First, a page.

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Energy & Environmental Challenges

Energy innovation refers to the introduction of new ideas, technologies, methods or processes in the field of energy production, distribution, storage and use. This innovation can aim to improve energy efficiency, reduce greenhouse gas emissions, promote renewable energies, increase energy security, or meet the growing energy needs of the population. It can be achieved at different levels, from technological innovation to organizational and social innovation, and is essential to ensure a successful energy transition to a more sustainable, equitable and resilient system.
In this context, the term “cleantech” refers to a range of technologies, products and services designed to meet today’s environmental and energy challenges in the fields of water and waste management, agriculture, mobility, construction and industry. According to the International Energy Agency, the worldwide investment in cleantech exceeded $1.2T in 2021.


With 43% of the nation’s crude oil production, Texas is traditionally the U.S. energy leader for fossil fuels, but also for wind-generated electricity, with 26% of total national production Houston is home to major energy companies such as Schlumberger, CenterPoint Energy, Halliburton, Shell and ExxonMobil with a strong emphasis on research and development.

The region’s universities actively support the diversification of the energy sector for the ecological transition. For example, the University of Houston, which collaborates with the Independent Petroleum Association of America (IPAA) and the Petroleum Equipment & Services Association (PESA) to promote the energy industry, also has a program geared towards sustainable development, the Sustainable Energy Development Program.

To support energy innovations, the Texas ecosystem also boasts incubators, accelerators and investors, including Halliburton Labs, Greentown Labs, Eunike Ventures and Energy Transition Ventures, all of which back innovations related to traditional or renewable energy sources. In addition, associations and events bringing together Texas energy players enrich this ecosystem, such as the Texas Renewable Energy Industries Alliance (TREIA) and the Texas Clean Energy Coalition. This has led to a number of entrepreneurial successes, particularly in the cleantech sector. These include Ionada, a Dutch startup incubated at Halliburton Labs, which develops, manufactures and markets carbon capture devices for exhaust gas purification, and Fysikes Biosolutions , which produces “green” hydrogen by capturing the CO2 emitted during the process and compacting it into solid biomaterials used as fertilizers, animal feed supplements or water purification.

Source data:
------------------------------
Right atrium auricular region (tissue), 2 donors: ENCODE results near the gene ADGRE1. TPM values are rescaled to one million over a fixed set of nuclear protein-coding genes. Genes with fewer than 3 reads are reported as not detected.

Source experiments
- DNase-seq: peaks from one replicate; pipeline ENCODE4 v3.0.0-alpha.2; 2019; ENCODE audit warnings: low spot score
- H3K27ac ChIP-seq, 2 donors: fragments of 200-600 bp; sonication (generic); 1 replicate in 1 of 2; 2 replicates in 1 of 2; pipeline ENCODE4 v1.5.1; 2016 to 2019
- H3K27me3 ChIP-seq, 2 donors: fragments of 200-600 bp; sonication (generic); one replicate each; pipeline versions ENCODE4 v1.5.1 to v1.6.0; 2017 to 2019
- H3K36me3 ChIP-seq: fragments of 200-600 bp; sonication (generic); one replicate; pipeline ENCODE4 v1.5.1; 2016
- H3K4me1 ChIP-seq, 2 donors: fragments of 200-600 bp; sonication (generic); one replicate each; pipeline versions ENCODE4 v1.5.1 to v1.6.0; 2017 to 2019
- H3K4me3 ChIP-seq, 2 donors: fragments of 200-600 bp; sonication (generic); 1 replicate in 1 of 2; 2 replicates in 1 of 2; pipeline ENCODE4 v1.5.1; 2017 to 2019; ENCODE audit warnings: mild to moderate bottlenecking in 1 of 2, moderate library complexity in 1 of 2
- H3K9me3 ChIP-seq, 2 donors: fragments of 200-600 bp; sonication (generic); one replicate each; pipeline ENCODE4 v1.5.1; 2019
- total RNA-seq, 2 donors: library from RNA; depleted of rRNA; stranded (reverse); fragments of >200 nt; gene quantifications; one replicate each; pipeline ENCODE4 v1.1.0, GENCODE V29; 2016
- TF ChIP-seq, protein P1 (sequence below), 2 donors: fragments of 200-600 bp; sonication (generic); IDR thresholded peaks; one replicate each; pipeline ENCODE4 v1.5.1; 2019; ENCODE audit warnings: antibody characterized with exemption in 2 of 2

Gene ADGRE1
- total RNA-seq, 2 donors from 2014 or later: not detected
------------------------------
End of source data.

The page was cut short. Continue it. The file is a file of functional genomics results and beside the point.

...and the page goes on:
Los Angeles

The Los Angeles ecosystem develops and implements innovative technologies and solutions to meet environmental challenges. The city is committed to ambitious targets for reducing carbon emissions and has adopted regulations favorable to renewable energies, spearheaded by the Los Angeles Department of Water and Power (LADWP). The ecosystem is also supported by the California Institute of Technology (Caltech), the University of California Los Angeles (UCLA) and University of Southern California (USC).

Incubators and accelerators dedicated to technologies in the field of sustainability and the environment are multiplying, such as LA Cleantech Incubator andAltaSea, as are specialized investment funds, such as Breakthrough Energy Ventures andCongruent Ventures, or Elevation Ventures. This concentration of players has enabled cleantech startups in Los Angeles to raise considerable amounts of capital, such as Xos Trucks ($20M pre-IPO, $345M post-IPO), which develops industrial solutions for the manufacture of electric vehicles, and EV Connect (53 M$), which develops software solutions for the conversion of combustion engines into electric vehicles.

San Francisco

he San Francisco Bay Area’s technology ecosystem has rapidly seized on environmental and ecological issues, becoming a world leader in cleantech through a combination of technical expertise and investment. Universities are driving innovation in this sector. Stanford University for example, created the Stanford Doerr School of Sustainability in 2022, with the aim of catalyzing interdisciplinary efforts to tackle climate challenges, and also has a specialized accelerator in this field, the Sustainability Accelerator.

In the San Francisco Bay Area, the cleantech field brings together large companies, such as Sunrun, Aurora Solar, EDF Innovation Lab, and Alphabet (Google) through the Tidal project, specialized incubators, such as Prospect Silicon Valley (PSV), associations, Sustainable Ocean Alliance (SOA), and large venture capital funds known in Silicon Valley, such as Kleiner Perkins and Khosla Ventures. The US Department of Energy (DOE) also supports cleantech development. It has awarded a $300M grant to Kairos Power, a startup working on a new nuclear reactor technology to provide “green” and sustainable energy, with a near-zero carbon footprint, low water consumption and enhanced safety.

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